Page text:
Scots will have to keep wearing masks for longer as Covid cases surge – but rules are relaxing for tests, businesses and contact tracing.
First Minister Nicola Sturgeon confirmed nearly all legal virus measures will be scrapped from Monday March 21 as vaccines continue to reduce the risk of serious illness and death.
As Scotland tries to adapt to the virus, here is everything you need to know about changes to the rules.
1. Face coverings are here for longer
The first minister said it will remain a legal requirement to wear masks in shops, public transport and some other indoor settings.
Ms Sturgeon had indicated last month she would scrap face coverings by March 21 as Covid rules were gradually eased.
However, she told parliament on Tuesday it was “prudent” to retain mask measures for at least two more weeks due to the recent surge in positive infections.
More than 38,000 Scots have tested positive since Saturday, causing alarm among experts and concerns about the impact of rules.
The SNP leader will update Holyrood in two weeks and indicated the law may be scrapped then after another review.
There were clear tensions about how to adapt the rules.
On March 14, chief medical officer Sir Gregor Smith said he believed the Scottish Government should take a “cautious” approach.
Scottish Tory leader Douglas Ross said Scotland was becoming “stuck” with certain Covid rules as he asked the first minister to scrap mask mandates entirely.
Ms Sturgeon admitted the mask announcement was “disappointing” for businesses, but said it would provide “additional protection” for vulnerable Scots.
2. No more contact tracing in restaurants
Bars and food venues will no longer need to carry out contact tracing from March 21.
Members of the public were forced to hand over their details to businesses when they first reopened again last spring to ensure they could be traced if Covid cases emerged.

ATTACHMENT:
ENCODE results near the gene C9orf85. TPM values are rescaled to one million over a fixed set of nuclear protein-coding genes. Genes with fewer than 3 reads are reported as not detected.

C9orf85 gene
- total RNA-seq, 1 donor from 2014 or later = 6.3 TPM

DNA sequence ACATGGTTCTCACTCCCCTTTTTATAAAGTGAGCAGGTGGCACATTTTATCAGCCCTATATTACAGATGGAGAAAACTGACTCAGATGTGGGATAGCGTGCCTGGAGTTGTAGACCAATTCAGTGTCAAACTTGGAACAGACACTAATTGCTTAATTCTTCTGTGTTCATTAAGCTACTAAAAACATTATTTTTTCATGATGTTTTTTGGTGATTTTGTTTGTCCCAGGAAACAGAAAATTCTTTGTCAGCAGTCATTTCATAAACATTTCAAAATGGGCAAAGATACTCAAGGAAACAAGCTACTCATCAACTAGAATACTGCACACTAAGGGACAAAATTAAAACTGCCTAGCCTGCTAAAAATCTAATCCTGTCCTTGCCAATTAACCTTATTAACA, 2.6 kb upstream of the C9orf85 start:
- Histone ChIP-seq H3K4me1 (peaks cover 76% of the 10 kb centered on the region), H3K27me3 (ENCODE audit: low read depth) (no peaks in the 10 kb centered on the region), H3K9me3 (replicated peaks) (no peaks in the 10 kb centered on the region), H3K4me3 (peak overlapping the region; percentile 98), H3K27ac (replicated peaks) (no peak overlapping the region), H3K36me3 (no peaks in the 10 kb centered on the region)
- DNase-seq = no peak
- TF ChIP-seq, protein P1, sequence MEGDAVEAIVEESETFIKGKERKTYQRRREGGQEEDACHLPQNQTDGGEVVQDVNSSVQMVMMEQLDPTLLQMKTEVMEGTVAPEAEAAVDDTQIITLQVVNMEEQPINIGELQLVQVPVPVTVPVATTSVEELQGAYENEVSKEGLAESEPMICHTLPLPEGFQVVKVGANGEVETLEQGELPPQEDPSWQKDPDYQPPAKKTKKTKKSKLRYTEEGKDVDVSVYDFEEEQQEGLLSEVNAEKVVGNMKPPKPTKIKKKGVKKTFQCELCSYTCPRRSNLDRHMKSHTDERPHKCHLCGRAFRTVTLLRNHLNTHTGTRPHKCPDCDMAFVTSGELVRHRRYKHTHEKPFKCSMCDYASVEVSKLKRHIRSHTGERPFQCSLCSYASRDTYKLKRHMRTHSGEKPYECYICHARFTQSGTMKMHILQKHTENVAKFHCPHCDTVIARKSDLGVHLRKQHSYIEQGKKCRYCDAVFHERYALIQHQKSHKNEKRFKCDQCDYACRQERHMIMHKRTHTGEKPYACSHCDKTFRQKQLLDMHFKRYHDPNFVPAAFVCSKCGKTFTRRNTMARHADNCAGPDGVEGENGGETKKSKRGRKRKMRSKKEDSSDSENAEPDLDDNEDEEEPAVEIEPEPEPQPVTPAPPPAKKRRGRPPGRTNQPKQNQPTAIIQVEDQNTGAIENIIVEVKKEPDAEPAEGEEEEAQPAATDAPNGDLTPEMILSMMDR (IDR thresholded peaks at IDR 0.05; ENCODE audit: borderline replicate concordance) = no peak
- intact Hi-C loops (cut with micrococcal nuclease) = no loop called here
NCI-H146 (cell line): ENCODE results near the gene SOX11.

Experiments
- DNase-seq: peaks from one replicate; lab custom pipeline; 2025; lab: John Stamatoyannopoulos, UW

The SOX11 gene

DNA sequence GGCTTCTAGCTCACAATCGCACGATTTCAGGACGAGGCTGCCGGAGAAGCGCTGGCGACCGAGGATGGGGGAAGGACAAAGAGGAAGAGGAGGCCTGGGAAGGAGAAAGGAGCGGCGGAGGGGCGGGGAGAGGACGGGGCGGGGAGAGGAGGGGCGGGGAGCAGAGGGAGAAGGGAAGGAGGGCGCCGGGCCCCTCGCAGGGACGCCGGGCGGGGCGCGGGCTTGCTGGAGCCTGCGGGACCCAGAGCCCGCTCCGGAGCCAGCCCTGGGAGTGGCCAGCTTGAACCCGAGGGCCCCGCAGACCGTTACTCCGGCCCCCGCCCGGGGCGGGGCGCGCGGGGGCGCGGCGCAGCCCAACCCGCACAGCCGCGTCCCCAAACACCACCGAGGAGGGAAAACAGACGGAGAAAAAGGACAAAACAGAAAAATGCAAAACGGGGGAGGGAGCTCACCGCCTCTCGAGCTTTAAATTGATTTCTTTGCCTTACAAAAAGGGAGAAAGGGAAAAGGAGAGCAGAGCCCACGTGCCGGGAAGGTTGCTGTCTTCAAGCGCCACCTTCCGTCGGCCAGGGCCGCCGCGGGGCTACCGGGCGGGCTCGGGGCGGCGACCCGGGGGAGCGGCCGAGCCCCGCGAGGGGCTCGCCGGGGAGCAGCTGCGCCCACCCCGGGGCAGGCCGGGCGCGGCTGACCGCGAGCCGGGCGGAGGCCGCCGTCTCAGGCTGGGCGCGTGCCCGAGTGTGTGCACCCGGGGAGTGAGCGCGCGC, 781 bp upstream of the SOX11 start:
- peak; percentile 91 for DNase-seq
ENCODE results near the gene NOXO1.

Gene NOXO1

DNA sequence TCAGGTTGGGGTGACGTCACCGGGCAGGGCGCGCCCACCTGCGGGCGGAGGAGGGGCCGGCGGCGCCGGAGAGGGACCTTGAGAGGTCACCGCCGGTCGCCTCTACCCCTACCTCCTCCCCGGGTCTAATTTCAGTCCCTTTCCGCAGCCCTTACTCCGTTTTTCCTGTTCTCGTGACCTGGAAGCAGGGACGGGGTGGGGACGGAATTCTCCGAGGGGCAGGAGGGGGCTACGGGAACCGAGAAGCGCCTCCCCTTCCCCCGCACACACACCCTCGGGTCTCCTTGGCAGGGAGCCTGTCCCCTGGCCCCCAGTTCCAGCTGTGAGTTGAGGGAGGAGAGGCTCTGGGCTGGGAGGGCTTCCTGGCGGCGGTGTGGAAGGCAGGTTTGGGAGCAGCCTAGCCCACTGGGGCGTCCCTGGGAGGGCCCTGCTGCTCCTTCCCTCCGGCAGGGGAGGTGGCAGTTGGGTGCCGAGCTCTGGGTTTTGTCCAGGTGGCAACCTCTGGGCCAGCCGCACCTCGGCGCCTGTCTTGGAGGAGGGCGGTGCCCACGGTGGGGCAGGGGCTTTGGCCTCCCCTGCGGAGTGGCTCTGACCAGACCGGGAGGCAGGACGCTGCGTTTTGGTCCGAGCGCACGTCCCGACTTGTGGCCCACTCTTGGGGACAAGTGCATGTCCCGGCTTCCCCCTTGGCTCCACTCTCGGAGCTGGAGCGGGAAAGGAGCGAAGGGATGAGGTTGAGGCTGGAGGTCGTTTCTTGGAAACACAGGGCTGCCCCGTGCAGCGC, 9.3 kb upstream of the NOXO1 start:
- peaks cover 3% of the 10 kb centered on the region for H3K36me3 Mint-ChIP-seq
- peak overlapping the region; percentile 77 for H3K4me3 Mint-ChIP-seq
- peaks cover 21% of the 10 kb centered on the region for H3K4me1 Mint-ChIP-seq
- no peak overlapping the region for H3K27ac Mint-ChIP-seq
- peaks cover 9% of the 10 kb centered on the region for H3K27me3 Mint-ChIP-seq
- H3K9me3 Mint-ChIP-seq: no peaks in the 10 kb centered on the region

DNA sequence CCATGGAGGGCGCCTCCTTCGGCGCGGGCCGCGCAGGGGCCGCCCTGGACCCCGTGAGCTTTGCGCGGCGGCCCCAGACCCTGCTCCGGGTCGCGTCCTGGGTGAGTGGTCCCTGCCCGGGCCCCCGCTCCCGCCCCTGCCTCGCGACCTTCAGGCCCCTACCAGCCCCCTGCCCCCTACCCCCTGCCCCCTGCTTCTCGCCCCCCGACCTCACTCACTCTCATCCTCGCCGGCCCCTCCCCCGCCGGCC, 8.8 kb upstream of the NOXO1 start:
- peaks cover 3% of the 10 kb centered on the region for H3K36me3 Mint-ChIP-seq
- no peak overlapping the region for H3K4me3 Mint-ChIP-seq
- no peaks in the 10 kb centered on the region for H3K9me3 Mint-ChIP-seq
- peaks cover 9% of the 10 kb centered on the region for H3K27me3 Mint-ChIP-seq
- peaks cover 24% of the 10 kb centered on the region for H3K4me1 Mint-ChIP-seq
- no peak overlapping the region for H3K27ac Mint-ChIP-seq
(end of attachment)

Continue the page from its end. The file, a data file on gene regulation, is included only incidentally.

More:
But venues will no longer have to comply with government guidance aimed at stopping the virus from spreading. They will still have to keep rules on mask-wearing.
3. All travel restrictions lifted
International Covid travel curbs applying to Scotland will be removed from Friday March 18.
The first minister admitted she had some “concerns” over the move which is being made in line with Westminster.
But she said Scotland could be left at an “economic disadvantage” if more restrictive rules remained in place.
The SNP boss warned travel limitations could still be reintroduced in future if a dangerous new Covid variant emerges.
4. Testing will be ‘wound down’
Mandatory and recommended Covid testing will be wound down gradually from the end of March.
The first minister complained she had little choice but to follow England on policy because of Westminster restrictions on funding.
While the SNP intends to follow the same long-term approach as England, Ms Sturgeon said she thinks some testing measures should stay in place for longer.
Asymptomatic testing has already ended south of the border – and testing for those who think they have the virus will end on March 31.
Ms Sturgeon wants Scots without symptoms to keep checking themselves for Covid twice a week until after Easter.
Anyone who is not asymptomatic will be able to access PCR testing until the end of April.
From May 1 the Scottish Government will aim for a targeted testing regime to protect those who are vulnerable and work in the NHS.
Ms Sturgeon said: “Let me stress that for any purpose for which we continue to advise testing, access to tests will, in Scotland, remain free of charge.”
No changes were announced to self-isolation rules, with infected members of the public still expected to quarantine for seven days.
5. Children will start getting Covid vaccines
Youngsters aged between 5-11 will be able to get their first Covid jab from March 19.
The Scottish Government had initially held back from vaccinating primary school children as experts deliberated over whether they should be included.
But letters were sent out at in recent days to families with young children offering them the chance to receive the jab.
Extra boosters for elderly and vulnerable Scots will also be rolled out in the weeks to come to ensure they can continue to fight off the worst effects of Covid.